Saturday, August 10, 2013

Saving Money at the Grocery Store

Photo: Charles Rondeau
Saving money at the grocery store is something most families want and need to do. A while back, while shopping at the same store with a young woman I know, I realized why so many people have such high grocery bills.

My cart included ground beef, chicken breasts, vegetables, fruit, bread, pasta, oatmeal, eggs, flour, sugar, cornmeal, oil, coffee, and tea bags, as well as some dairy products.

Her cart had several packages of chips, icy pops for the kids, several boxes of snack crackers, several large boxes of sugary cereal, and sodas, as well as most of what I purchased, too.

My bill was less than $150. Her bill was over $300.

I know convenience is sometimes a necessity, such as when you are trying to get kids fed and out the door to school, but not every meal needs chips and sodas.

My cart held enough food to feed my small family for two weeks, with one or two trips to the store for milk and bread. Her grocery cart held enough food for her family for about two weeks, too. Had she left off the chips, pops, sodas, crackers, and cereal, and purchased more healthy choices for her family, she would have been able to spend the same money and would have had enough food to last three weeks or more, instead of two.

Convenience Foods Are Expensive
After I got home, I sat down to think about this. When I was a kid, we always had plenty to eat. It wasn't always what we wanted, but there was always enough. Sodas were for trips to the lake. Chips were for hamburgers and hotdogs we ate when we had a picnic. Mom made muffins, oatmeal, eggs, or waffles for breakfast. Even after she started working full-time, she taught us how to use the waffle iron and cook oatmeal so that we could get ourselves ready for junior high and high school.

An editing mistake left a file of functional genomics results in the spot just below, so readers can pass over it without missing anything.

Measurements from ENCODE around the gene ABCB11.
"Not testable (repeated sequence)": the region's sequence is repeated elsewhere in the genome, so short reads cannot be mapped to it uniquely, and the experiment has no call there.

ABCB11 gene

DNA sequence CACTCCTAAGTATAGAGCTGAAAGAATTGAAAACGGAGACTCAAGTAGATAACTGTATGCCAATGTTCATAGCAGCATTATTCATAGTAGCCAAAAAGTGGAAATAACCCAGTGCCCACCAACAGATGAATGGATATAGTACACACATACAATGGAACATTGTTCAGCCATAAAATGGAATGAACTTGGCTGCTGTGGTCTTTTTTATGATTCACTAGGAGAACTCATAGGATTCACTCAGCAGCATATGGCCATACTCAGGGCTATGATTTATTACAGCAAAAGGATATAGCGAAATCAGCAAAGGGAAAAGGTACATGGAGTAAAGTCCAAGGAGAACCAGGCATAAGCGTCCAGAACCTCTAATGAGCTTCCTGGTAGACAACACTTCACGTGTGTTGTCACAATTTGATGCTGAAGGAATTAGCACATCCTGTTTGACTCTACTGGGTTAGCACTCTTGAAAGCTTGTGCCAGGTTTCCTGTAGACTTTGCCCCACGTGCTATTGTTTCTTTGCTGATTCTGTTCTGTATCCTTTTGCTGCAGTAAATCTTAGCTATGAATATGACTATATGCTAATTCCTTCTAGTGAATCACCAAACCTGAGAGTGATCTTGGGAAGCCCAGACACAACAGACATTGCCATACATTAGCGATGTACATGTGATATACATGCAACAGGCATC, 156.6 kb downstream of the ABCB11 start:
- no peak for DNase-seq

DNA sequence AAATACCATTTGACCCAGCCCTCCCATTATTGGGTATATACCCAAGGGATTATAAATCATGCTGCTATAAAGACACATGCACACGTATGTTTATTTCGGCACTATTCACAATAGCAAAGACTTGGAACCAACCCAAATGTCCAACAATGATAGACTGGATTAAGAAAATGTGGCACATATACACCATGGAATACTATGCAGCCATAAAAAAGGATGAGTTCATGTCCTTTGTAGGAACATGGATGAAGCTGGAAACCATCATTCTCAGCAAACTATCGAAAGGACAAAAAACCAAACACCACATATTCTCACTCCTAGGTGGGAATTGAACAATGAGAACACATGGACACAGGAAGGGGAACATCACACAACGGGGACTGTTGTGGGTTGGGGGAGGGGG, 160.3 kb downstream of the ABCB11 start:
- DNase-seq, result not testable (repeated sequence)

Around my home, when we have to cut back on grocery money (car repairs or other unexpected expenses come up), we replace meat with pinto beans and cornbread, fresh vegetables and fruit with canned and frozen vegetables and fruit, and leave cheese at the store. We still have plenty to eat, it just takes a little longer to prepare it.

My conclusion? Convenience is expensive. Next time you are trying to save a little at the grocery store, take a long look at your cart and see if there is something you could do without or something you can change to a less expensive item.
Another useful tip is to plan your meals for the week or month, take stock of your pantry and fridge before your grocery trip and make a list of the items you will need to cook the meals you plan. As much as possible, stick to the list. If you suddenly remember you are out of salt, go ahead and get it, but don't purchase convenience items unless they are on the list.

Coupons and comparison shopping can help trim your grocery costs, too, but you are not saving if you purchase an item you don't normally use just because you have a coupon for it. If you are comparison shopping, find a store that will let you use other advertised store prices--this saves money by reducing the amount of gas you need to get to all the different stores with lower prices. Coupons and comparison shopping are great ideas, but you can often save as much or more just by watching what you buy.

The books below might be helpful, too. Click on the image to learn more:

Do you have any tips for saving at the grocery store? Comment below!


  1. Not to mention how unhealthy and lacking in nutrients convenience foods are.

    1. Absolutely. I believe most of the health issues we have in this country are due to convenience foods. Thank you for commenting!